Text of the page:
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Transformer-Formal-Languages

On the Ability and Limitations of Transformers to Recognize Formal Languages

Transformers have supplanted recurrent models in a large number of NLP tasks. However, our understanding of their practical ability to model different behaviors relevant to sequence modeling is still nascent. On the other hand, a long line of research has sought to understand the computational capabilities of recurrent models such as the LSTMs.

...

Recent work has demonstrated close connections between LSTMs and counter automata. In our work, we seek to understand the capabilities of Transformers to model languages for which the abilities of LSTMs are well understood. In the paper, we first show that Transformers are expressive enough to recognize a subclass of counter languages, including well-studied languages such as n-ary Boolean Expressions, Dyck-1, and its generalizations (Section 4). In experiments, we find that Transformers do well on this subclass, and their learned mechanism strongly correlates with our construction (Section 6).

...

Perhaps surprisingly, in contrast to LSTMs, Transformers do well only on a subset of regular languages with degrading performance as we make languages more complex according to a well-known measure of complexity (Section 7). Our results indicate that, in contrast to LSTMs, Transformers achieve limited performance on languages that involve modeling periodicity, modular counting, and even simpler star-free variants of Dyck-1, which they were able to recognize effortlessly. Our analysis also provides insights on the role of self-attention mechanism in modeling certain behaviors and the influence of positional encoding schemes on the learning and generalization abilities of the model.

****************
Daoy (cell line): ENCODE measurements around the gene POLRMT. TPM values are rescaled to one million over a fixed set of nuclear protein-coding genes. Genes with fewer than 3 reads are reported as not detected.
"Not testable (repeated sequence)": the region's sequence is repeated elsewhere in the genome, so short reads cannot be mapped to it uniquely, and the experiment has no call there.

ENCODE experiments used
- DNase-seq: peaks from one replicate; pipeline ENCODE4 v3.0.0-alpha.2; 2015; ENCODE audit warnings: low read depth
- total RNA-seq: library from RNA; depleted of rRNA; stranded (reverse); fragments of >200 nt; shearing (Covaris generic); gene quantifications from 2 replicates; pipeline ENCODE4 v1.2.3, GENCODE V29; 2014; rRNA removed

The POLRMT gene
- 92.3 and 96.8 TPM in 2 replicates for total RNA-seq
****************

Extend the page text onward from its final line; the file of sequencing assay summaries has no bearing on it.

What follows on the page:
Dependencies

  • Compatible with Python3.6 and Pytorch 1.2.0
  • The necessary packages can be install through requirements.txt.

Setup

First create the required directories and extract the dataset by running setup.sh

chmod a+x setup.sh
./setup.sh

Install VirtualEnv using the following (optional):

$ [sudo] pip install virtualenv

We recommend creating a virtual environment(optional):

$ virtualenv -p python3 venv
$ source venv/bin/activate

Finally, install the required packages by running:

pip install -r requirements.txt

Resources

We provide all the datasets that we mention in the paper which are:

  • Shuffle-2
  • TernaryBoolean
  • Counter-3: $a^nb^nc^n$
  • Parity
  • (aa)*
  • (abab)*
  • D-2: (a(ab)*b)*
  • D-4:
  • Tomita-{1-7}

Extract the provided data zip file, in this repo's directory, such that you see a data/ subdirectory here containing all the above mentioned datasets.

Training the model

For training the model with default hyperparameter settings, execute the following command:

python -m src.main -mode train -run_name testrun -dataset <DatasetName> \
-model_type <ARCHITECTURE> -gpu <GPU-ID>
  • run_name: A unique identifier for an experiment, the location for storing model checkpoints and logs are determined using this.